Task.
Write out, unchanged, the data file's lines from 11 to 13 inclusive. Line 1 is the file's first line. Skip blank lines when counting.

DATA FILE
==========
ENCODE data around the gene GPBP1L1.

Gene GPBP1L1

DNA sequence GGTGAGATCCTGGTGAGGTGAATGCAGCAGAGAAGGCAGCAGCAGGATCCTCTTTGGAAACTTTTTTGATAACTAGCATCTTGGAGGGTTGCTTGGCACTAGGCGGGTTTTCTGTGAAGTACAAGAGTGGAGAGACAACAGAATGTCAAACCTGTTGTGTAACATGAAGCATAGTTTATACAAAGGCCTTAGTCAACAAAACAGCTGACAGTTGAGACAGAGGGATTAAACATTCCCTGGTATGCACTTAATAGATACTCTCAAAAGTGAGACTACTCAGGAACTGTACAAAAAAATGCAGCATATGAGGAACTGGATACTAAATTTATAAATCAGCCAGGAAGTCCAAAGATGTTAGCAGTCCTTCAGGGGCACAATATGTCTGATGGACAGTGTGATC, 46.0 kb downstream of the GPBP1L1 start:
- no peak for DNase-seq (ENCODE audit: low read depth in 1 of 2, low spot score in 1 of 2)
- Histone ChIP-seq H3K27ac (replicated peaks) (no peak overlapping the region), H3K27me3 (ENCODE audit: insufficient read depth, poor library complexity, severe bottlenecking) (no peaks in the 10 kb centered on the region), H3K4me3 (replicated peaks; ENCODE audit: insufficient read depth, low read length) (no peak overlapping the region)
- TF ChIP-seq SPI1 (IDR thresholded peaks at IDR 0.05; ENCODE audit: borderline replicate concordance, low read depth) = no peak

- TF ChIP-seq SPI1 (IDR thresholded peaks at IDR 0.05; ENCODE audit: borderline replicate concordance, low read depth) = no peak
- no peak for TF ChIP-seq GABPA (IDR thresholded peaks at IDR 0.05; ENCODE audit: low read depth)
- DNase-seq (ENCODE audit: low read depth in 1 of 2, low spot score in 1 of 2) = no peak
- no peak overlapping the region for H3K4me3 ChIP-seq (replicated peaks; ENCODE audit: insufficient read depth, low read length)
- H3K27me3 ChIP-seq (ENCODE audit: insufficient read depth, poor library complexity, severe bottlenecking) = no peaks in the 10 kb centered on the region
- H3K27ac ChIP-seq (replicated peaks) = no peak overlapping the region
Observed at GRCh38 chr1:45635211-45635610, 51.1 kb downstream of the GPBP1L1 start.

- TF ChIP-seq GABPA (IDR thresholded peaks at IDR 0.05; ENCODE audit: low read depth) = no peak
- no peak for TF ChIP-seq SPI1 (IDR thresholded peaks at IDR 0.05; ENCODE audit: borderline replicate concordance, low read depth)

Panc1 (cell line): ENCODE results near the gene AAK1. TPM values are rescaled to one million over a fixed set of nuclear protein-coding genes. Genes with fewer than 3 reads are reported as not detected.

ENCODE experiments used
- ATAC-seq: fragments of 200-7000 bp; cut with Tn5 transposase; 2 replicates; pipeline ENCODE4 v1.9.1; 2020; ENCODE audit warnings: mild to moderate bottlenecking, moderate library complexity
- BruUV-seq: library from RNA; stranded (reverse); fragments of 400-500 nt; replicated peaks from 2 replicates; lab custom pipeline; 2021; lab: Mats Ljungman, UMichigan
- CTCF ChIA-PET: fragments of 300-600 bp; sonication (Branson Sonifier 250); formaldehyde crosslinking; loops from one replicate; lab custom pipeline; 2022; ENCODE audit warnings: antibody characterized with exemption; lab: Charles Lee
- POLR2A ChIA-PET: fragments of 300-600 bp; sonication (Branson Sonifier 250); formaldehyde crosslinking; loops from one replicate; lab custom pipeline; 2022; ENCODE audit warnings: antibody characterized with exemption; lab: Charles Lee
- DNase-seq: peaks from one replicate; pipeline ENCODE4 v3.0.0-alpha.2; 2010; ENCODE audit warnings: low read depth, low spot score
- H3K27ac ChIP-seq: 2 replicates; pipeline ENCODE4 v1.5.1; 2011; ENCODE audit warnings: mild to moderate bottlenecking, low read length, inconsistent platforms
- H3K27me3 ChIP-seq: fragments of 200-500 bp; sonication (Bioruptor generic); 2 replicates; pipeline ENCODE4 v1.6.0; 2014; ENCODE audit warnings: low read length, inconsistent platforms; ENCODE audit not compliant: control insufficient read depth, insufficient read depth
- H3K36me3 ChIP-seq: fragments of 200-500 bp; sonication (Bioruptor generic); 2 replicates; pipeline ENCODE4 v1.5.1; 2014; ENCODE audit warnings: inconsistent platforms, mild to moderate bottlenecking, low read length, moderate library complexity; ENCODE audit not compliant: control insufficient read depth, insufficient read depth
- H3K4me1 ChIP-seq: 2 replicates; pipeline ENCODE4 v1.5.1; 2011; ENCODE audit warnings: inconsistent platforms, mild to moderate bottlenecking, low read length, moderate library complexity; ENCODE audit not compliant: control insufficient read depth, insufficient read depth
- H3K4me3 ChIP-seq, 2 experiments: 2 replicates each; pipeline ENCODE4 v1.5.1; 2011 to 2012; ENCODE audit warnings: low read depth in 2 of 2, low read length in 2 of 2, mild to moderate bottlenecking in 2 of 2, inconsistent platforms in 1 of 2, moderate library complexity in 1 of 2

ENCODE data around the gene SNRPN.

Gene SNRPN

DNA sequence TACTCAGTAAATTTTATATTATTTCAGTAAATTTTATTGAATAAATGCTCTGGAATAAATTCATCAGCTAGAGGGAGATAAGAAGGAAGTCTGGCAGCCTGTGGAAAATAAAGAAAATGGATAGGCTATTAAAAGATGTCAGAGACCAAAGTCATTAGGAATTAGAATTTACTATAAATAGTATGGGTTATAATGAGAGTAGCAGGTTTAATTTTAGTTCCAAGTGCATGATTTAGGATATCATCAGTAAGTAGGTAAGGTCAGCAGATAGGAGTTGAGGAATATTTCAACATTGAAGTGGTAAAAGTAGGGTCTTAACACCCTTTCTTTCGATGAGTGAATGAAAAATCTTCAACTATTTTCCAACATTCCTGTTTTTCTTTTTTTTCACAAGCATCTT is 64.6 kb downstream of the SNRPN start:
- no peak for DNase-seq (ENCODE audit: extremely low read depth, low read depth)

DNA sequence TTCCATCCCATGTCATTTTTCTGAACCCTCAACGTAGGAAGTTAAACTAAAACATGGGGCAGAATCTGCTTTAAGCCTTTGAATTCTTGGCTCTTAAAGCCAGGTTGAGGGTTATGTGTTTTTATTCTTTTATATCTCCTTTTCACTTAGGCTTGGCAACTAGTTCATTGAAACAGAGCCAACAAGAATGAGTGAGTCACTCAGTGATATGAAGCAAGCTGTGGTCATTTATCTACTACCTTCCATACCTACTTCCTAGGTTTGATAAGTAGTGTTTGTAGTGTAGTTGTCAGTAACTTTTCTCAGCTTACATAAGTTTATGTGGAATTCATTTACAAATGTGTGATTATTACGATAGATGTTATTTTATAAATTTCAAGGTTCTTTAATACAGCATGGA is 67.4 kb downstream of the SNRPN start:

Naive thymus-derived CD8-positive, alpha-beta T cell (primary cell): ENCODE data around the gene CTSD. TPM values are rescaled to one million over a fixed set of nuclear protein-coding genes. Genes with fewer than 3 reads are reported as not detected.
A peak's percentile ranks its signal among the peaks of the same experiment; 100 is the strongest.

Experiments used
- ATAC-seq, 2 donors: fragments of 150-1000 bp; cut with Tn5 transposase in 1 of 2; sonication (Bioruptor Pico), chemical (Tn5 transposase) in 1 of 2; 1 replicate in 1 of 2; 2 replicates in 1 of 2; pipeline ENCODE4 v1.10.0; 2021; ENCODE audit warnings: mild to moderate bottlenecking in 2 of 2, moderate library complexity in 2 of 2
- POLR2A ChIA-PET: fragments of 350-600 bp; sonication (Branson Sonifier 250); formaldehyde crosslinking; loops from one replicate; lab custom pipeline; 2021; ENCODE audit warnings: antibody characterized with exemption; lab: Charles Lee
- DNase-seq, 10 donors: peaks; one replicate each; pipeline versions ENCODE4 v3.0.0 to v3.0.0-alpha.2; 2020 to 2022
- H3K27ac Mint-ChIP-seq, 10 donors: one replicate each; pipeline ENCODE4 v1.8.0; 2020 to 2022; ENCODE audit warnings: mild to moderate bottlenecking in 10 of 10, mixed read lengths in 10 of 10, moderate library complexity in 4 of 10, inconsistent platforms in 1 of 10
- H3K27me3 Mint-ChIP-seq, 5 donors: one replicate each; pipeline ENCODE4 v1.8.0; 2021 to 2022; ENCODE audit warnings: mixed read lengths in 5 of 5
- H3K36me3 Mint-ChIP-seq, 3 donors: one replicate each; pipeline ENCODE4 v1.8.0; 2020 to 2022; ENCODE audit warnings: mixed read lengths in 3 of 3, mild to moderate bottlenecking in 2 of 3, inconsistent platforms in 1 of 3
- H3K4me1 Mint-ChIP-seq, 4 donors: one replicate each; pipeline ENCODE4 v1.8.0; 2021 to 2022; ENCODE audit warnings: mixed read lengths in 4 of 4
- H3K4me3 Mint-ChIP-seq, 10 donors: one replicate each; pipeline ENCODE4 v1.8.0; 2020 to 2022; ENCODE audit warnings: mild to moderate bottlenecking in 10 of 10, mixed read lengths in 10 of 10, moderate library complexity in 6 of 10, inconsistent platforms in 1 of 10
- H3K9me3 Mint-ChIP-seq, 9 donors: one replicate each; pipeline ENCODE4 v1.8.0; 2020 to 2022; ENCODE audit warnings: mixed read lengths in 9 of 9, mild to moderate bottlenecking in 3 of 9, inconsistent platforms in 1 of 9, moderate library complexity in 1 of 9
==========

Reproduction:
- H3K27me3 ChIP-seq (ENCODE audit: insufficient read depth, poor library complexity, severe bottlenecking) = no peaks in the 10 kb centered on the region
- H3K27ac ChIP-seq (replicated peaks) = no peak overlapping the region
Observed at GRCh38 chr1:45635211-45635610, 51.1 kb downstream of the GPBP1L1 start.